Bailey’s doing the blue-collar work for the Hogs and is busting his tail to play the best basketball of his career. That’s what every coach wants from a senior player.
I’d liken his play so far to other Razorback seniors who rose to the occasion to be the beating heart of their team like Keith Wilson who showed Todd Day, Lee Mayberry, and Oliver Miller what it meant to be Razorbacks when they were freshmen in 1988-89 or Darrell Hawkins and Robert Shepherd who did the same as seniors in 1993 for “Richardson Runts,” which included eventual national champions Scotty Thurman, Corliss Williamson, Dwight Stewart and Corey Beck in their first year as Razorbacks.
Of course the abundance of talent on this Razorback squad is in the sophomore class with sharp-shooter Joe, all-around guard and tough guy Desi Sills, and Chaney, who has yet to fully tap into his potential.
Even on an off night like Tuesday where Joe missed his first 5 three-pointers, you just believe every shot he puts up is going to fall. He’s averaging a team high 20.5 ppg. Sills is aggressive in attacking the basket. He has a nasty tenacity that reminds me a bit of Patrick Beverly.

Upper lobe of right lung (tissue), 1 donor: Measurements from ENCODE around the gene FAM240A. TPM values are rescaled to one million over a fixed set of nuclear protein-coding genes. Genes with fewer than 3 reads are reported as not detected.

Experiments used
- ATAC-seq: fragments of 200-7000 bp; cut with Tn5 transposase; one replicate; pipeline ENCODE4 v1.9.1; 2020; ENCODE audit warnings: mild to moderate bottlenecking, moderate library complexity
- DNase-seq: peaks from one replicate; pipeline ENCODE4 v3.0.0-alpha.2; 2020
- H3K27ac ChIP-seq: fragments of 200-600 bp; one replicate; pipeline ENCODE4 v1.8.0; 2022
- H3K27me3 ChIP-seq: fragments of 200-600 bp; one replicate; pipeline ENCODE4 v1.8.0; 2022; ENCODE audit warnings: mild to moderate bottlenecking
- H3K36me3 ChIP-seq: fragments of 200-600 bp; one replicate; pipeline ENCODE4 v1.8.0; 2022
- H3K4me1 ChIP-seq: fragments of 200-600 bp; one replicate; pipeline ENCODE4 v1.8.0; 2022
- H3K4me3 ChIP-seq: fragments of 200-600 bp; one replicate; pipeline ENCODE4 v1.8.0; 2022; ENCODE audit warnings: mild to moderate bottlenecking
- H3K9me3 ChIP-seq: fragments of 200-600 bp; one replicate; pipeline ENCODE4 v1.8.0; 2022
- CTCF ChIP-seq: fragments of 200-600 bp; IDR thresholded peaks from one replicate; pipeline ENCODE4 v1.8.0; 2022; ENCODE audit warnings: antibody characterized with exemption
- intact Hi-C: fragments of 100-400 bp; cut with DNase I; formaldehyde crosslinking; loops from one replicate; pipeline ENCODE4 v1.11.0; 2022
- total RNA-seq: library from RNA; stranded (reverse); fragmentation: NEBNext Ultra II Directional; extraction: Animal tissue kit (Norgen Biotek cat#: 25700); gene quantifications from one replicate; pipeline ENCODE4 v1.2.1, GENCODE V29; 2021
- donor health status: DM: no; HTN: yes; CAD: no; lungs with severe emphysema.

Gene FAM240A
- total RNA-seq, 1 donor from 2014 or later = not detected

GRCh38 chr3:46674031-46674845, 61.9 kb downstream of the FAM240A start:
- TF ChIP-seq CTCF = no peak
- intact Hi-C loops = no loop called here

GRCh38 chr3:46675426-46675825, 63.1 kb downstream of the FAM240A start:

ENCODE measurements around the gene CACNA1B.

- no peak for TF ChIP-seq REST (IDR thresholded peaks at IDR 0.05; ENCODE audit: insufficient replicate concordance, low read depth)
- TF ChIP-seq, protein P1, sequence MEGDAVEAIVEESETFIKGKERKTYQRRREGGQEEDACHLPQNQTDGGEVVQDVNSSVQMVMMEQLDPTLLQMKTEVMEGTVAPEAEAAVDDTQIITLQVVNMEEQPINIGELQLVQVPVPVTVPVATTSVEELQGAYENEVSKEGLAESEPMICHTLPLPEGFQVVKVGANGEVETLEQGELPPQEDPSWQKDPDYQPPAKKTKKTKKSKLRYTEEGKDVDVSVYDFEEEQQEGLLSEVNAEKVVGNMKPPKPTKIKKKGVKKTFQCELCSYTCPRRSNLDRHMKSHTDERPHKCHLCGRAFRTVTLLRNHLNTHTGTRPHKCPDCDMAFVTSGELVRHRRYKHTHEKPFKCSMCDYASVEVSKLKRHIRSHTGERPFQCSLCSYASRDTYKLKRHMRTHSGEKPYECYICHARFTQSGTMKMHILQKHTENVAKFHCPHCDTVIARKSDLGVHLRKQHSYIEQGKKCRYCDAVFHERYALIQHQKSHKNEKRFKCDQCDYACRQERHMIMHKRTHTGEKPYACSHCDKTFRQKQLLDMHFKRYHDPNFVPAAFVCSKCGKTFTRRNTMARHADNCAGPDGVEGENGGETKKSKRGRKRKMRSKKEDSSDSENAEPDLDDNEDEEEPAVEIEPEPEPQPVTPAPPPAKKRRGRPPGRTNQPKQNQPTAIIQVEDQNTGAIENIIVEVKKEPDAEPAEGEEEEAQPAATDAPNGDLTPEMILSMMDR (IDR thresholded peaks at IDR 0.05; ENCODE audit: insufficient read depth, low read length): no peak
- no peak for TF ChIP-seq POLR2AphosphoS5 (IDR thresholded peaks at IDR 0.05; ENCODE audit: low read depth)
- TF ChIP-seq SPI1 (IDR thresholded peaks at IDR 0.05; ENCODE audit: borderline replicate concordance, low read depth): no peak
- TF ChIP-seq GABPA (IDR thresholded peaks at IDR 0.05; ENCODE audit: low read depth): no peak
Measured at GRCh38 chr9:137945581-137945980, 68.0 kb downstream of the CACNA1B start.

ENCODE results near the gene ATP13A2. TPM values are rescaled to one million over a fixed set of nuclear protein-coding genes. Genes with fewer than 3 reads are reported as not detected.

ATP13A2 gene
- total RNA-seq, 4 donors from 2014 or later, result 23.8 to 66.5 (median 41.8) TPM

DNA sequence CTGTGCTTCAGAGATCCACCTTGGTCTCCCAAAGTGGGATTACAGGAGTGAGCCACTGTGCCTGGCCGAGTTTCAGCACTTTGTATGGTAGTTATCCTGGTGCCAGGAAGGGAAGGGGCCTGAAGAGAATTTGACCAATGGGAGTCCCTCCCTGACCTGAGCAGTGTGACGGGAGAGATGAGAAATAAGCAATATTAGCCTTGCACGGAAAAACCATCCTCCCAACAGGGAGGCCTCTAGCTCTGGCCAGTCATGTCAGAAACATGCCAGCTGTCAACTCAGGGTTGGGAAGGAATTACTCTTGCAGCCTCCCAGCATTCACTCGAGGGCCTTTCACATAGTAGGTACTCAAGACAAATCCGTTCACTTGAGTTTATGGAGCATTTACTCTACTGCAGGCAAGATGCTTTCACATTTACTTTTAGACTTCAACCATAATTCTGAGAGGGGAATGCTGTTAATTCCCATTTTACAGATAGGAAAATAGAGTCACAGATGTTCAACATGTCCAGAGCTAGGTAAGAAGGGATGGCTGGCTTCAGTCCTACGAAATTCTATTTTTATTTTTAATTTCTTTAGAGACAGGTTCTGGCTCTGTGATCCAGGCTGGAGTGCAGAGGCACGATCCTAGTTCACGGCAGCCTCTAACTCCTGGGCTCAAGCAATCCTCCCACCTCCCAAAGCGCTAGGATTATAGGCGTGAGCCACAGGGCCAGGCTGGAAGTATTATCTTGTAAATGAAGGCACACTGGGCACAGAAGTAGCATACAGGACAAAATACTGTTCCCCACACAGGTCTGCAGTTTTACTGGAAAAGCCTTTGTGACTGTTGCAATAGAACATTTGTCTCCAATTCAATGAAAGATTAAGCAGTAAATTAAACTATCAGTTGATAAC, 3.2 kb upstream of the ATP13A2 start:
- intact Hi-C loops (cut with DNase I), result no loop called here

As much as I have enjoyed the ferocity in which Bailey is playing, I also like the calm, cool, and collected play of Jimmy Whitt Jr. The long-armed graduate transfer from SMU who returned to the Razorbacks this season is a grounding force for the Hogs so far. When the three-ball wasn’t falling Tuesday, he turned on his mid-range game, backing guys down and shooting over them, facilitating, and scoring in transition. He also pulled down a team-high 10 boards Tuesday night. Whitt’s averaging 11.5 ppg.
Tuesday wasn’t junior Mason Jones night, scoring just 6 points, but he’s averaging 18.3 ppg. this year with his explosive play that makes him as dangerous behind the 3-point arc as he is when he drives to the basket. When he’s been fouled, Jones has made teams pay, hitting 23 of 23 shots from the charity stripe this season. His streak of consecutive made free throws is at 32, stretching back to last season.